No, basically you don't. Some BIOSes can be upgraded by downloading (from the BIOS manufacturer) an upgrade kit, which you run and the program then upgrades your BIOS. This is the only way I know to alter BIOS from within a booted operating system; usually you shouldn't be able to do so (think about if malware could access your BIOS when it wanted to; your machine would be wrecked in an instant, and a reinstall wouldn't do anymore - this isn't impossible, btw). Like said, you shouldn't have to access your BIOS unless it's malfunctioning, or some system settings are not all right (disk detection, clock, ...) - and when you do, you reboot and hit the button to get "into BIOS" before any bootloaders are searched. There are probably several reasons to this (compared to the situation where you'd alter your BIOS settings from within your OS), some that first come to my mind are
1) it's safer this way - no OS loaded, no OS' diseases loaded
2) it's faster - no need to wait for a heavy OS to load
3) doesn't depend on the OS you've installed, or if you have one at all: this needs to work on machines where there are no disks either.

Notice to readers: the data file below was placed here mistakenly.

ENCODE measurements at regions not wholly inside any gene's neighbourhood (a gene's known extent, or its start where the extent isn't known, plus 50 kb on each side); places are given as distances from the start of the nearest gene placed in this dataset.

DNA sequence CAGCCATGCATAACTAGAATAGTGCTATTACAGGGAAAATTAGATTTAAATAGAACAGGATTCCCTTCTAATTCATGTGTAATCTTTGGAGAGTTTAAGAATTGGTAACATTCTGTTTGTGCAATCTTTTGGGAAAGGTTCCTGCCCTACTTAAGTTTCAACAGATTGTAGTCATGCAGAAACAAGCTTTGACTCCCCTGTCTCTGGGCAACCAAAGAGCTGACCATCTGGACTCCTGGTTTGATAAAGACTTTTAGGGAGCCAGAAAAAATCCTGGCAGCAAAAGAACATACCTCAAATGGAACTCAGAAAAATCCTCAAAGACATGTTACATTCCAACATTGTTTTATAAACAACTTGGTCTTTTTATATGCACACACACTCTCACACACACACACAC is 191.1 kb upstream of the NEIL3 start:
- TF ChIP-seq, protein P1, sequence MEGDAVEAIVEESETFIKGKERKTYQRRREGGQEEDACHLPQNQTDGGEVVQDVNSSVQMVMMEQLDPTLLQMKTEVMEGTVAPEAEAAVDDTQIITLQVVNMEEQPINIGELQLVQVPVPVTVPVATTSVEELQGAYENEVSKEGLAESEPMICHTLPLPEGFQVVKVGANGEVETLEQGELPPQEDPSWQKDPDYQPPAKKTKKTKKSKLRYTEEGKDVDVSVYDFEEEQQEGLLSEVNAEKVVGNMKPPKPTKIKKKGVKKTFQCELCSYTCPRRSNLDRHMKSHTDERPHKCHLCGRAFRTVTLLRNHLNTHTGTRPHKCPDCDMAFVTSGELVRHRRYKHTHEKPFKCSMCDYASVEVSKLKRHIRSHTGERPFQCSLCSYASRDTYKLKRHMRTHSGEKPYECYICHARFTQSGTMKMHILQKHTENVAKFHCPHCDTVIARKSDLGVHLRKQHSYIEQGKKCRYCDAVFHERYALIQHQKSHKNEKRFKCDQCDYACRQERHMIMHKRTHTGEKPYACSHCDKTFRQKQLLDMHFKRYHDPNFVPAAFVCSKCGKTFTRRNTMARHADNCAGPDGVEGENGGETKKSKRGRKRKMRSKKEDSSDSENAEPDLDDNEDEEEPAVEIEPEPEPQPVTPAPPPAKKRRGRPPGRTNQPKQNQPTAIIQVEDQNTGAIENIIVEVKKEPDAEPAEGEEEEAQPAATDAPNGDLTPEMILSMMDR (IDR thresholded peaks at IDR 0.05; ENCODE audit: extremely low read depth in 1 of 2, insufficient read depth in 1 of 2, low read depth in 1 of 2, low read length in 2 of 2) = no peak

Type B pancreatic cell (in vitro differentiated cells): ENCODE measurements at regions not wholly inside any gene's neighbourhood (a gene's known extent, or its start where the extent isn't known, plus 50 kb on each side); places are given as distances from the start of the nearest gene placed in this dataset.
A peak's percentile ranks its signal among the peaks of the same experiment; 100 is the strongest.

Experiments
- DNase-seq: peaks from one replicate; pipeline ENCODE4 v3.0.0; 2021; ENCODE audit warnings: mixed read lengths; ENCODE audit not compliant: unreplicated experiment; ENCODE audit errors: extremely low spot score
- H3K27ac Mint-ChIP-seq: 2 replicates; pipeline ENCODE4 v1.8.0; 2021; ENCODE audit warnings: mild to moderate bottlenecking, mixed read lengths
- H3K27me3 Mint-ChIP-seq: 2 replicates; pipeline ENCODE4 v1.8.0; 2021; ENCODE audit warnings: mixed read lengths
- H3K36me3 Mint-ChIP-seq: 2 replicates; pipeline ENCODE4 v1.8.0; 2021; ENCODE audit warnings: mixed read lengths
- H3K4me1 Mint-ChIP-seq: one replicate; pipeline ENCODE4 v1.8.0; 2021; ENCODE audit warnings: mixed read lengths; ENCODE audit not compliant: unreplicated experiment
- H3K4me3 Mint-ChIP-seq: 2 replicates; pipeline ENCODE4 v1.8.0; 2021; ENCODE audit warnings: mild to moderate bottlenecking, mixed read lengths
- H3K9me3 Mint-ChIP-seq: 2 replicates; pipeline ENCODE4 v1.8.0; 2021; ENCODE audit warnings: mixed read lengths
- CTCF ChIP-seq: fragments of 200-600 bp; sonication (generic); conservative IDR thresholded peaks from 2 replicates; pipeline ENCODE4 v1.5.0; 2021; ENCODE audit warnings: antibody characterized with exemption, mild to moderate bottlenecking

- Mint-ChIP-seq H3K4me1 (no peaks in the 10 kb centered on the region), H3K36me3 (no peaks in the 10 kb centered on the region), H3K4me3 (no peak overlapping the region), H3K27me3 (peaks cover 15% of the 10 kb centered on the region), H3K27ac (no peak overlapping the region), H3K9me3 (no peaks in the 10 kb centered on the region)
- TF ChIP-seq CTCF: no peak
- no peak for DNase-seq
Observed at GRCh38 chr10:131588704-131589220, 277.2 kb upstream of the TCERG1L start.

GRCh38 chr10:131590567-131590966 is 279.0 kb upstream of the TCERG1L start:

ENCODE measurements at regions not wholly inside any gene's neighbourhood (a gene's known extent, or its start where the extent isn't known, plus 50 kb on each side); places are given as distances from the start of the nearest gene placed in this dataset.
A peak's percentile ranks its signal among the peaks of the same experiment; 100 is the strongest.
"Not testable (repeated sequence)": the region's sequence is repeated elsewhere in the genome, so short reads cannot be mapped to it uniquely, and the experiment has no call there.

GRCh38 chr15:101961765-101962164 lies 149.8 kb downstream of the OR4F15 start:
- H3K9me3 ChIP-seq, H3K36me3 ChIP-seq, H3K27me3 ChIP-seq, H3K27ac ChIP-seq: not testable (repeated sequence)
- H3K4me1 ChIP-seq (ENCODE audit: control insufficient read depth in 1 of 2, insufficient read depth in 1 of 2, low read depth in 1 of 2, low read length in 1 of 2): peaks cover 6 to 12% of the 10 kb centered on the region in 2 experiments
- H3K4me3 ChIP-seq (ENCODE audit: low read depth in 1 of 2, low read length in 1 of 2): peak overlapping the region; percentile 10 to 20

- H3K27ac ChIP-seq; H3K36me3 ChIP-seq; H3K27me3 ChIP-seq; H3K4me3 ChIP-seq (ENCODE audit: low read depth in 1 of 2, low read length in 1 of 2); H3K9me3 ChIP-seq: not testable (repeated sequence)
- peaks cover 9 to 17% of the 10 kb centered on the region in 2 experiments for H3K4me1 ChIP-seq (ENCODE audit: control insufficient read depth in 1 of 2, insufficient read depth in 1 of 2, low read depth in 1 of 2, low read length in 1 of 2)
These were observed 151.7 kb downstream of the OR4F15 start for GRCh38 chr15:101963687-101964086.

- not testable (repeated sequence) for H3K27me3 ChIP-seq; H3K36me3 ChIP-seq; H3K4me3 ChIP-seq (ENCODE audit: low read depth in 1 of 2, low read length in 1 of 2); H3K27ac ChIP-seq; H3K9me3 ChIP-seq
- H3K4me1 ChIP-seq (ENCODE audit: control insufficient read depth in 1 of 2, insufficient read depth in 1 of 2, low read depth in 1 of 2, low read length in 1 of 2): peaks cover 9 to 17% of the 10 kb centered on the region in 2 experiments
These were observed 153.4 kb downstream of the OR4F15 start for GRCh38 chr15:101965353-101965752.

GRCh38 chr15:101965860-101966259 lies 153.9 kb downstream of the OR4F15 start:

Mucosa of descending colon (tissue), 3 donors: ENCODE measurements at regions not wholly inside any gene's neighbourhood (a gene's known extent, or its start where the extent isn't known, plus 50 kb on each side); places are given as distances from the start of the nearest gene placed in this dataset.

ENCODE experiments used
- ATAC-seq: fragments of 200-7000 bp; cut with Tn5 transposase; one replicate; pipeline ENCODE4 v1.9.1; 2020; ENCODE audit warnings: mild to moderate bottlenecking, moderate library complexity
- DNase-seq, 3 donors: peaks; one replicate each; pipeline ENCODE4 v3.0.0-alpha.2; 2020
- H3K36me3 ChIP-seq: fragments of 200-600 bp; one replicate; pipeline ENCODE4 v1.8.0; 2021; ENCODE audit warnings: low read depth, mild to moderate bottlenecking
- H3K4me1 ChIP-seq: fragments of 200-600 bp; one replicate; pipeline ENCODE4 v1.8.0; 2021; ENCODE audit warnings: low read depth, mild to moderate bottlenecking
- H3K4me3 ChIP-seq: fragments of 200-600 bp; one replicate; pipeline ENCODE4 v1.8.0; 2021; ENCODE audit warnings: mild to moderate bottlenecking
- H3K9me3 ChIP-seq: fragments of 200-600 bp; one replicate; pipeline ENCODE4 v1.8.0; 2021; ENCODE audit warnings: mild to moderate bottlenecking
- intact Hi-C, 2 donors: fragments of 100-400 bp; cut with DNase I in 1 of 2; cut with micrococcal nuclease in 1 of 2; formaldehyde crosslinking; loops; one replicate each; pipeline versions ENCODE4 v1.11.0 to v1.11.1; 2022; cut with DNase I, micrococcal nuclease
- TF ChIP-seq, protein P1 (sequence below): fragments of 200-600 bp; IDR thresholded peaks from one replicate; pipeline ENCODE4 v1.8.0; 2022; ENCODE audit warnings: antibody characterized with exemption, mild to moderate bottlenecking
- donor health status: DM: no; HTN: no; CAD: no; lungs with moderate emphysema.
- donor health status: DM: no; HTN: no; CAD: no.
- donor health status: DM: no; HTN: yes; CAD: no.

thanks for the great reply - reason for my question - have new box, 750w power supply, 4 hd's [raid 1],etc. but fan is very noisey, sounds like a hair dryer running, very disturbing! am told by the my box builder that i can access the bois, choose 'hardware monitor', 'fan setting', change fan setting to '4 pin workstation', save and exit. understand this, makes sense, and supposedly a temp sensor on fan will automatically increase fan rpm if needed, - but was just thinking that if the senor does not automatically increase fan rpm - could i access the bios then and there and restore fan rpm to avoid overheating rather then shutting down and accessing the bios at boo-up.
your comment about the pit-falls of accessing bios in an un-safe enviroment is one i had not thought about!
thanks again, herbert6
 
Old 10-14-2007, 12:51 PM   #6
b0uncer
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Ok, that clarifies your question. The fan speeds may probably be "dynamically" changed without rebooting, like you can change your CPU frequency on the fly nowadays; it's the job of a power management system, nowadays ACPI handles that stuff on Linux (used to be apm; I haven't got too deep into that, but anyway). For the CPU frequency scaling, for example, you need to have some options enabled in your kernel that allow it to change the CPU frequency; for desktops it's not of much use, but for laptops it's a huge help if you can have the CPU run at 50% frequency (For example) most of the time - and therefore consume less battery and cause less heat - and run at full frequency only when cpu-intensive tasks are being run. I guess the fans are the same, you should be able to control them (trough ACPI or something) if you kernel and hardware supports it. I'm sorry I can't give more detailed instructions here, but you'll probably find answers from the web with this information. Check power management related things, if nothing else comes up.